The play was a simple story about property that “Mom” and “Pop” owned at the beach, and they were going to sell it. The Avalon Kids, who loved the beach for its surfing, were set on trying to save the beach to keep it for the surfing. They were opposed by the Cove Kids who were trying to take the beach from them. It all rested on a surfing contest between the champ of the Avalons and the Coves. Just before the contest the Avalon champ, Riptide, hurt his leg, and a girl, Midge, had to take his place.

The story was not all that exciting, but the choreography and energy of these young actors and actresses was infective. The girl in the lead, Midge, was played by a dynamic and exciting Camryn Consolian. She was constantly in motion trying to save the beach, but the most impressive section for me was when she got on that surfboard and showed such a determined look on her face. She was going to win the contest, and there was no question about it. What a performance!

The two male leads, Riptide and Reef played by Kaleb Tompkins and Nick Kenehan, were also up to their tasks. Both kept into character so well that they made us believe they were actually the surfers. Kaleb was the blond, good looking, hero with the shy smile that all the girls loved, and Nick was the dark haired villain who would do anything, including cheat, to win. Nick had a strong speaking and singing voice that carried to the back of the theater. While these two boys were leads, other boys showed that they could carry their parts well also and were not bashful as some boys are at that age. Elliot Hull as Pop, the aged surfer and father of Midge, gave a very believable performance right down to his limping with a cane. Ryan McGraw, Cameron Edenfield, Chris Kenehan, Evan Searls, and C. J. Hanson had speaking parts and did an excellent job entertaining us with their different characterizations.

The girls, in addition to Camryn Consolian, also had great parts. I thoroughly enjoyed Mattie Mitchell with her inability to rhyme her speeches although she tried. Madison Edmonds kept moving throughout the play while listening to music on a small transistor radio or tape. Her engine never stopped, and she certainly was one of the important reasons for the tremendous energy of the group. Another of the girls that I enjoyed was Claire Haller who played Wendy. Claire had stage presence and a smile that drew us into the scene. She seemed to enjoy the music and the dancing, and that made the audience realize that we enjoyed it also. And, also Wipeout had that person on the beach with the metal detector looking for buried treasure. Paige Petrine was great, popping in and out of scenes, until she finally found the gold cup that had been won by Pop in a surfing contest.

As usual, in a play like this, there are many helpers backstage setting the scenery, painting, making costumes organizing, and on and on. Kathy Abramowitz was the producer. Kathy Wendling was assistant producer with Madilyn MacFarland as a student assistant. Madilyn was a drama camp veteran who was tireless in her work with the campers and the production. Every play needs that someone who goes out of her way to help wherever she is needed. I am told that Madilyn was that person. Set construction chiefs were Stewart Lanier and David Westmark.   The very difficult job of working with the young voices belonged to the music director from NAU, Stephanie Whitaker. With so little time for preparation, she had these teens singing with gusto the thirteen original songs.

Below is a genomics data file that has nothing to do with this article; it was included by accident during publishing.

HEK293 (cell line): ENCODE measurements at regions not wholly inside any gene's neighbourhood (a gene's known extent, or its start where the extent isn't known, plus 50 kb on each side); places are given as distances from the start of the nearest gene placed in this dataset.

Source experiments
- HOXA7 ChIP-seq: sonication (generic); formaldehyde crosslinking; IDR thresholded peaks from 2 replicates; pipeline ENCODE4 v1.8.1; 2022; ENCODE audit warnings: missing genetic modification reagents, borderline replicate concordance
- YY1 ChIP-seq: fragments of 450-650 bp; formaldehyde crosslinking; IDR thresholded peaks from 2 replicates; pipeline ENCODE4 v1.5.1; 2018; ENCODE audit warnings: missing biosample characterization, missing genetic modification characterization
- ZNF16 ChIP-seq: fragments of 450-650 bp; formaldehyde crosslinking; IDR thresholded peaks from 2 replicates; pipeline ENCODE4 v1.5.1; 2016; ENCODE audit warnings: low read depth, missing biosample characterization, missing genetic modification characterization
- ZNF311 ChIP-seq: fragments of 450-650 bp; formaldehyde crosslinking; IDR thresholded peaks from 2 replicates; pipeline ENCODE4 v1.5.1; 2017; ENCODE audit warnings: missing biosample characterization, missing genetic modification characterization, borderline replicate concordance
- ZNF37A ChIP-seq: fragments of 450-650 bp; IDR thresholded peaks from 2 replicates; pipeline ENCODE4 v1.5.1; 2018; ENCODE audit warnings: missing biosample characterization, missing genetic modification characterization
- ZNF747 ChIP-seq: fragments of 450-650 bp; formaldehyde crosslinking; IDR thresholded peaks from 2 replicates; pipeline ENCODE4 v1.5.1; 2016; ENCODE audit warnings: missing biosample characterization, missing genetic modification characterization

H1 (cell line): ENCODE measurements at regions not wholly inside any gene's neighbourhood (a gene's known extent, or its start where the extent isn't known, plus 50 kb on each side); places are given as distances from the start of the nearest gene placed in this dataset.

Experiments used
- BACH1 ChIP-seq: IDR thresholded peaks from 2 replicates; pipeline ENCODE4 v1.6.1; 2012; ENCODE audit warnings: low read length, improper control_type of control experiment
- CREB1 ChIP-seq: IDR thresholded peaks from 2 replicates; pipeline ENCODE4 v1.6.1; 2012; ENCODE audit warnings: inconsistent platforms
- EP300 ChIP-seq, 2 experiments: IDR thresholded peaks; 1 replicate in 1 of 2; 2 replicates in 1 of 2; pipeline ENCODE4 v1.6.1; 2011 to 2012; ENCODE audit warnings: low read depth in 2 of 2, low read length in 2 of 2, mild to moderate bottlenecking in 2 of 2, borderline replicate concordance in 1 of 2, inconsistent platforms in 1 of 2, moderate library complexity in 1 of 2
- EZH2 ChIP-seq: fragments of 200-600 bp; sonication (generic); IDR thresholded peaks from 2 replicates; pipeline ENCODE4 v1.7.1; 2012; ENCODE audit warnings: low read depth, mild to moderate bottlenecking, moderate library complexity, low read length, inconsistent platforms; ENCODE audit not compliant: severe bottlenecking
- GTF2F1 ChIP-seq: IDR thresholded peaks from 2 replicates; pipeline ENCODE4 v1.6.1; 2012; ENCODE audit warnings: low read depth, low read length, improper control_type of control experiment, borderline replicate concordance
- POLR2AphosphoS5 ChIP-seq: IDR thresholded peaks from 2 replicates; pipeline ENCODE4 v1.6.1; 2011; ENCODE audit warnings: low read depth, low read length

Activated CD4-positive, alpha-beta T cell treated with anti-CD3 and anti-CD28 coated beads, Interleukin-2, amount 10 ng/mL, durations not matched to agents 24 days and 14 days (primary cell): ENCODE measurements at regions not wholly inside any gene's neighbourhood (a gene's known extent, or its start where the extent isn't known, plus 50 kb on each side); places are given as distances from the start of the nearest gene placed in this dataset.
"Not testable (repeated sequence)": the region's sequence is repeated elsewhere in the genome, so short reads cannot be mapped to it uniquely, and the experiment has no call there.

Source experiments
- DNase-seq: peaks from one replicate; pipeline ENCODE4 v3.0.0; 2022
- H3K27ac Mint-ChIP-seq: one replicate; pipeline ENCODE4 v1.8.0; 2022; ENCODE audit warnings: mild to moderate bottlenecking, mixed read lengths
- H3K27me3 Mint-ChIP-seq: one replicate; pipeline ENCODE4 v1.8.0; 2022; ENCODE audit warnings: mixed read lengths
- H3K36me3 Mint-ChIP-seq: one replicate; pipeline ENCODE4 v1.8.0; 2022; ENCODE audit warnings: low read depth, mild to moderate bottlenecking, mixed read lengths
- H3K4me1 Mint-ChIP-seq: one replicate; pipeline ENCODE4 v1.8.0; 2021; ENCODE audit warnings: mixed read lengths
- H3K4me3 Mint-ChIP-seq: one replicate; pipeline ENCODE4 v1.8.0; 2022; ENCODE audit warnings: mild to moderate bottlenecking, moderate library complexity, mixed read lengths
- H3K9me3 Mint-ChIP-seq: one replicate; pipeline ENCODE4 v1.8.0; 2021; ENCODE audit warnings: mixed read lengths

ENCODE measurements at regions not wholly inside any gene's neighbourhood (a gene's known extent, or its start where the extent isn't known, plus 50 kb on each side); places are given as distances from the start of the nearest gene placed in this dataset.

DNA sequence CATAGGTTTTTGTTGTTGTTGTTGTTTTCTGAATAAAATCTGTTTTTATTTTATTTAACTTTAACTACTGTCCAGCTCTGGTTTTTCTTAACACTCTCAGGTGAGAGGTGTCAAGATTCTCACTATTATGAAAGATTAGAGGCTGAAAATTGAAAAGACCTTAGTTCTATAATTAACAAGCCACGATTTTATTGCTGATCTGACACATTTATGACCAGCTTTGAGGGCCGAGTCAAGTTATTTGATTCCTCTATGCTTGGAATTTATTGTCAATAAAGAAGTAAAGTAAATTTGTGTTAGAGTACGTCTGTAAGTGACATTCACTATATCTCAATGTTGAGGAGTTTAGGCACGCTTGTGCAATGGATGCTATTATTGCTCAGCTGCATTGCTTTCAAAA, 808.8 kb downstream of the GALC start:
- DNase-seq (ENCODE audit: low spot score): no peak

Dale Nakagawa, the director, was talented in many ways, and we were certainly lucky that he agreed to take charge of the whole program this year. What a wonderful job all of these crew adults did to make a very enjoyable evening. Thank you.

As to the older teens who are moving on from drama camp, we are looking forward to seeing you in the Pinewood Players performances on the main stage in the future.

Review of Hallelujah Girls

Reviewed by Clyde Morrison

In Hallelujah Girls Pinewood Players has shown again that it is among the best community theaters in Arizona. I had read this play and had seen it performed down in Phoenix, but I had never seen it the way Pinewood Players put it on. Wow! The director, Lynn Rouyer, added a few special touches that helped the audience’s enjoyment. When scenes changed and the stage crew came onto change the set, the stage was not dark but strongly lit with even a little impromptu conversation between two of the crew’s members, Pam Uveges and Sunnie Saperstein. This was much more enjoyable for the audience than sitting in the dark and trying to see on stage what the director did not want you to see. Another of the director’s tricks was to have a window a few feet from the door leading onto the set. This permitted the audience to see who was going to come in next and let us anticipate, worry, or look forward to what was going to happen. Pinewood is fortunate to have some of the finest directors in the state and Lynn Rouyer is one of these.

The director had an excellent cast of experienced actors and actresses. Melanie Westmark had the lead as Sugar Lee Thomkins, who was starting a beauty spa out of an old, former church. She certainly showed us again why she was chosen as the outstanding actress in a contest of plays by community theaters in the state. She has continually given us fine performances and this is another excellent job. Other actresses who beautifully aided Sugar Lee in her attempt to open up a spa were Carol Jones as the caustic Mavis Flowers, Nancy Del Duca as Nita whose son was controlling her, and Gina Burton as Carlene Travis whose husbands had died and had left her falsely known as a “black widow.” Each of these women played her part as though she was the character and not an actress playing a role.